The Wandering Mind


In a stunning study, it was  revealed that our minds are unfocused a staggering 47 percent of the time. That means that on average, we spend half of our waking hours daydreaming, obsessing over our schedules and the neighbor’s dog, planning what’s for dinner or wondering about people or past events we have factually no control over.

What a waste of time it is.

And not just that. The constant ruminating, worrying and analyzing makes us essentially unhappy. If you want to find out what you are doing all day long and whether it makes you happy or not, you can use a specifically designed app for that purpose.

Another study examined how meditation can help with the wandering mind. The method used was to focus on the breath. Whenever the meditator realized that his or her mind had trailed off, the attention was gently redirected to the breath.

The researcher asked meditators to focus on their breath while neuroscientists scanned their brains: whenever they realized their minds had been wandering, they pressed a button. Then they would return their focus to the breath, and the practice would continue. At the same time, MRI data were collected, showing which brain regions were active before, during, or after the button press that corresponded to various mental states.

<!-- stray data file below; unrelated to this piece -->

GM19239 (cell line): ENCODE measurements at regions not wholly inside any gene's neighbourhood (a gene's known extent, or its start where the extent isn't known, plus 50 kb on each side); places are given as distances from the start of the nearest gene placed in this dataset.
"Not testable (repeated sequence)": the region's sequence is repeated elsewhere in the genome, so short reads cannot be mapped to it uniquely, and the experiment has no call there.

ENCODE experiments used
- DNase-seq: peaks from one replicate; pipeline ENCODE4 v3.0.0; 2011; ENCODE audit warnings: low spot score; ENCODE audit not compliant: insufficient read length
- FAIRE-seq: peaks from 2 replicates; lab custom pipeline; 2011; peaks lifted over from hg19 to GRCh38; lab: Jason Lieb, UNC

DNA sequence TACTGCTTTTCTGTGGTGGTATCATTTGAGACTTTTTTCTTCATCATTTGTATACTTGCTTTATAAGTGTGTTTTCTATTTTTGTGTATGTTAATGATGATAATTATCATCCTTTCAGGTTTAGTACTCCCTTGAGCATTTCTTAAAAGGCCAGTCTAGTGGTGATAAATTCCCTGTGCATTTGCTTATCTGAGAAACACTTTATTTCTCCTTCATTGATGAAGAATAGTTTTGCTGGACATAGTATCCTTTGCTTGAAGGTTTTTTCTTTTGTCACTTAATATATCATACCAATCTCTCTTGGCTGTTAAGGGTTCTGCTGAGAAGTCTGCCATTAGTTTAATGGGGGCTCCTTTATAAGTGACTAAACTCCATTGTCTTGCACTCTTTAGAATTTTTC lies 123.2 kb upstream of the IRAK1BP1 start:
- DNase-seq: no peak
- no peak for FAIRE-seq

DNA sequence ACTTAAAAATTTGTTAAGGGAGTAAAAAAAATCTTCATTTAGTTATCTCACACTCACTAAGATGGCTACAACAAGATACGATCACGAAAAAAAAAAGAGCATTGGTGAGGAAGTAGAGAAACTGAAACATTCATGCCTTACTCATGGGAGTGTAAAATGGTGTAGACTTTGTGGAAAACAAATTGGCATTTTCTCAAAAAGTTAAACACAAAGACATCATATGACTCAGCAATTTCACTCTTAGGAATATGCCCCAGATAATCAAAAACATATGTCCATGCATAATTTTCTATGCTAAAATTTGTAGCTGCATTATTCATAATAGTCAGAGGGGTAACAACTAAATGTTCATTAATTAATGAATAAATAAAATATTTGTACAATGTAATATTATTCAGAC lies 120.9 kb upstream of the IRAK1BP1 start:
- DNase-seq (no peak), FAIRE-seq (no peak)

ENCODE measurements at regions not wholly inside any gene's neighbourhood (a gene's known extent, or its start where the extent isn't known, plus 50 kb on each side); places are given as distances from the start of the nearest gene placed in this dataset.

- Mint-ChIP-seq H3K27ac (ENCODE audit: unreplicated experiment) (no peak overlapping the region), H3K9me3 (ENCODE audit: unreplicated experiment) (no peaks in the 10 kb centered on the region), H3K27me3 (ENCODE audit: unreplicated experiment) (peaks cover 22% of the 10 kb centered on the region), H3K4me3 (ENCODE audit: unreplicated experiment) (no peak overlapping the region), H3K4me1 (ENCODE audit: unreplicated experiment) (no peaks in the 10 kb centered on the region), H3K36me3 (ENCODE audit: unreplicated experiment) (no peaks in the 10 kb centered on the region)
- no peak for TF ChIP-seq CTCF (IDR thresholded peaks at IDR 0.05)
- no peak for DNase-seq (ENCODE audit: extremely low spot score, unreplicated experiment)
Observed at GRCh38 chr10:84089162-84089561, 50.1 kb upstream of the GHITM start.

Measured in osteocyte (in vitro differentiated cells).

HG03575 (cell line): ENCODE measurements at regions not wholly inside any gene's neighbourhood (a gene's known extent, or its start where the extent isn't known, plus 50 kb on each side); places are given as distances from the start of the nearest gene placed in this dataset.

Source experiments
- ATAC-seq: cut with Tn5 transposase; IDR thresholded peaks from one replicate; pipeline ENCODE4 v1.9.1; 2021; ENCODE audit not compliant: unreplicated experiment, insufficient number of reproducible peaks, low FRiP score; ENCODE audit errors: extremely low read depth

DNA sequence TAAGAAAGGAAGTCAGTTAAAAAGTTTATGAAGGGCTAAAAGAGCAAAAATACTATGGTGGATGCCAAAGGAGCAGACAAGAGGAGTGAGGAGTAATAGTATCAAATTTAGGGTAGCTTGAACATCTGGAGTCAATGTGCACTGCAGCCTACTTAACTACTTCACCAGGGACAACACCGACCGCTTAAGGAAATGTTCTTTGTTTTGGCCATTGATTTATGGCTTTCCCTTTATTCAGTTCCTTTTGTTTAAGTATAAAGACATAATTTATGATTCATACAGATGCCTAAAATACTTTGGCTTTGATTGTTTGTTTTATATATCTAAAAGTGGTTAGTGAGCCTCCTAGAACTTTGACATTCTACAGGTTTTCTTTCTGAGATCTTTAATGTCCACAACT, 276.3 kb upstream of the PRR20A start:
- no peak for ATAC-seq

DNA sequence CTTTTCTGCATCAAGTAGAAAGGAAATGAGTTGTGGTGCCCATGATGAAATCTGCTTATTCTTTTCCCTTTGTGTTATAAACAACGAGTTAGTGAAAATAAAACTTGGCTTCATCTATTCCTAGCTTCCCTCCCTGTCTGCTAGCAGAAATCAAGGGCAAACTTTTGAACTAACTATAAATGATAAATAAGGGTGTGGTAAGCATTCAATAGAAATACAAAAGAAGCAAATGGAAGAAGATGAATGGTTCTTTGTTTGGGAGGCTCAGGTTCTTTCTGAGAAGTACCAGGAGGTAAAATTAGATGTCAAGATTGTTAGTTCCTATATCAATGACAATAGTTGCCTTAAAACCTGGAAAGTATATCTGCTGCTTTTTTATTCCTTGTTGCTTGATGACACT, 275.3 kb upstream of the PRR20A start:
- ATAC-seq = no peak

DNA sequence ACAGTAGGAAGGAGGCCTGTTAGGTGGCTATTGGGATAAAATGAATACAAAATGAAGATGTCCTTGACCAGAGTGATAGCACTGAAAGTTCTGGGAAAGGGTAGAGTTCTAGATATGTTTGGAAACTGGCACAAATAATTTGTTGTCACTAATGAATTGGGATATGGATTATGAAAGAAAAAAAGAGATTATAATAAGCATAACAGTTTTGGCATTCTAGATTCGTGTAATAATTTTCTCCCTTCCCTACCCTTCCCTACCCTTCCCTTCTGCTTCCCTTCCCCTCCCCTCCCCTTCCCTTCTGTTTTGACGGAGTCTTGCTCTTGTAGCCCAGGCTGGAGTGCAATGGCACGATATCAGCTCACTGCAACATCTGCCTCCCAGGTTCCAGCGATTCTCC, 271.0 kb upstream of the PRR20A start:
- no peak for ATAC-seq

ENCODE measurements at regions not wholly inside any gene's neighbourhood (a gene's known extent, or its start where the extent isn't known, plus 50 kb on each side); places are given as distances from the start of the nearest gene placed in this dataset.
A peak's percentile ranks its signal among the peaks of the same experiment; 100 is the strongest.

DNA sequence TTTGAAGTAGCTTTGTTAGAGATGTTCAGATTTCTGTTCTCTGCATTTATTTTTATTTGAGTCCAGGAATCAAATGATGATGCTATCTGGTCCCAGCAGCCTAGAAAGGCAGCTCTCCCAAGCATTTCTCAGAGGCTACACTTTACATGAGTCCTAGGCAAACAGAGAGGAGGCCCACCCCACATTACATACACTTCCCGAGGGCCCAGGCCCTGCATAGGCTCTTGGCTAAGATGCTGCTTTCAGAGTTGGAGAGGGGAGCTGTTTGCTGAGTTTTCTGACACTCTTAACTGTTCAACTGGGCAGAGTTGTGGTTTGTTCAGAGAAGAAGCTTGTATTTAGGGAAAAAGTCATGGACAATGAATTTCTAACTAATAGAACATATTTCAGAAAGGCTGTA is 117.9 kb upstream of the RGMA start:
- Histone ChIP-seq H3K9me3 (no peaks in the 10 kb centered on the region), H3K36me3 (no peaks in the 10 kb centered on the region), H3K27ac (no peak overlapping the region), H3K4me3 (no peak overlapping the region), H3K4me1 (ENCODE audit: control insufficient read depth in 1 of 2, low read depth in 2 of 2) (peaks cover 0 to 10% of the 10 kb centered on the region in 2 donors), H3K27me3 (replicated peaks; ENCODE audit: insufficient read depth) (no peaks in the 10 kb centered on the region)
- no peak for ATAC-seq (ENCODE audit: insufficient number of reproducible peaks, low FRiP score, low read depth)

The study, published in the journal NeuroImage, found that during periods of mind-wandering, regions of the brain’s so called default mode network were activated (that is the area in the brain that is associated with passive, non-focused mental states). Then when participants became aware of this mind-wandering, brain regions related to the detection of salient or relevant events came online. After that, areas of the executive brain network took over, re-directing and maintaining attention on the chosen object. And all of this occurred within 12 seconds around those button presses.

Meditation, as was shown, can increase attention span, improves working memory and can even improve test scores. It also helps with depression, anxiety, post traumatic stress disorder and sexual problems.

A regular meditation practice, even if only for ten minutes a day, will make you happier.  Consider how much time you spend commuting, watching TV or sitting at the computer. Ten minutes a day can go a long way to increase your sense of well being.


About Gerti Schoen LP

Gerti Schoen Gerti Schoen is a psychotherapist for couples and individuals in private practice in NYC and Ridgewood, NJ. Her work has been informed by psychoanalytic thought, Imago Relationship Therapy, Mindfulness, Shamanic healing and Internal Family Systems Therapy. Before becoming a mental health professional, she had a fulfilling career as a journalist and writer in Germany. She has published two books, The Gentle Self and Buddha Betrayed.